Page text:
I’ve just survived my first week in Boracay in a state of massive adjustment to the island’s multicultural lifestyle, high prices and mosquito visits. But at the same time I’m having a good time discovering its charm, beauty and notoriety of being the place closest to paradise.  But somehow I still find myself blogging despite the ridiculous $1 per hour internet rental. My office life is good so far, less stress, longer shifts and the staff meal is a mystery. I have to report on three offices, one hotel each for every Boracay’s front beach stations.  Run boy run! Yeah I should request a mountain bike. My officemates and hotel staffs are nice and they seem to be easy to work with. And yes, maraming magaganda.

Then I realized it’s already Holy Week and I’m stuck in an island.

I spent my first 21 Lenten Season with my family  staying at home (watching boring TV shows),  enduring the deafening silence of  the small town, and enjoying my mother’s homemade dinuldog (a Visayan delicacy eaten on Good Fridays, just imagine a halo-halo on a soup).  But this year will be completely different because the way I see things here in the island I’m going to have a wild and not-so Holy Week by the beach. It’s so ironic the rest of the archipelago is having their ‘Week’ on silence and meditation while Boracay has festival of concerts, night life and bikinis.

But being a true Christian believer I am proud to have my own sort of penetencias to endure this Holy week:

  1. No Family – I’d easily trade anything just to be with my family especially tomorrow where used to go to Church (and endure the longggggggggg siete palabras sermons), then after that we eat dinuldog with a great deal of family bonding , then watch the Catholics’ prosesyon to great our friends and finally proceed with our movie marathon. Such activities I really kept looking forward year after year until work has kept me from having that kind of pleasure for two straight years now.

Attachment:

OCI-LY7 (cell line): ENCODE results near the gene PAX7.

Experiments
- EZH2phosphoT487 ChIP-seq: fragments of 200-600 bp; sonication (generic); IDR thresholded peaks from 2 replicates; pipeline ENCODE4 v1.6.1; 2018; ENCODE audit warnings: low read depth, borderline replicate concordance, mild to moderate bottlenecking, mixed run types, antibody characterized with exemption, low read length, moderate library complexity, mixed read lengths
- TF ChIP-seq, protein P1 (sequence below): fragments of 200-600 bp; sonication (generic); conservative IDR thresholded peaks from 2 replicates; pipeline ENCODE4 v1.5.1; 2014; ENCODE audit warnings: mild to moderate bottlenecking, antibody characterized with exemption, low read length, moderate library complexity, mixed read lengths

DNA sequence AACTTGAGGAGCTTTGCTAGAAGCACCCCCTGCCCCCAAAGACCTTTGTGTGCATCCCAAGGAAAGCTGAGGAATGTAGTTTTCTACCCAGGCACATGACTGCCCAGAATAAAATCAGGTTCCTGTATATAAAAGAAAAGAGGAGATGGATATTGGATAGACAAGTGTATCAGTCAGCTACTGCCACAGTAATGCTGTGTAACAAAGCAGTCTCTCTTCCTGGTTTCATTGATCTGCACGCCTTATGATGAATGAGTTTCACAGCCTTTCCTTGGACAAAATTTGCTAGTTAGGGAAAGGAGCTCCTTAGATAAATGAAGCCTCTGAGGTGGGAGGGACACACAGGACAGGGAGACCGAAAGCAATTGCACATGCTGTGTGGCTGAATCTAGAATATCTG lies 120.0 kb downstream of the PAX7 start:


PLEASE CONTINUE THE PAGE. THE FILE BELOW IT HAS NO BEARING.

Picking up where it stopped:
2. No Church – I cant go to church here in Bora because (a.) I don’t see a UCCP church around here, (b.) my works schedule won’t permit and (c.) I’d lose my job if I skip letter b. I’ve been to a nearby Catholic Church during Palm Sunday and after the mass it took us an agonizing hour before we can rent a tricycle to get back to our sinkhole quarters.
  3. No Camera – one of the (unwritten) cardinal rules in Boracay for both tourists and slaves of capitalism, I mean, servants of tourism like me is to NEVER SET FOOT ON THE SAND WITHOUT A CAMERA. You violate that and you’ll miss half of your life – OK that’s an exaggeration per se. But God gracious Almighty what a thing to behold such scenery of fine white sand sparkling under the summer heat ‘where life is simple, girls are beautiful and boys are boys are lucky’. But when you have an eye of an artist not having a camera is such a bad, no, a horrible thing to come to terms with.
  4. No Conscience – I think I might have to soak up my Good Friday in the beach and party all night long and pretend it’s just an ordinary day.  Instead of sikwata ug puto it will be pulutan ug Boracay Rum. I just have to deal with the hangover later. Now that’s a real penetencia.

Ah wait, you guys seen my binoculars? hihihi

Please do visit http://boracay.com.ph/ for quick bookings around here (just click it).

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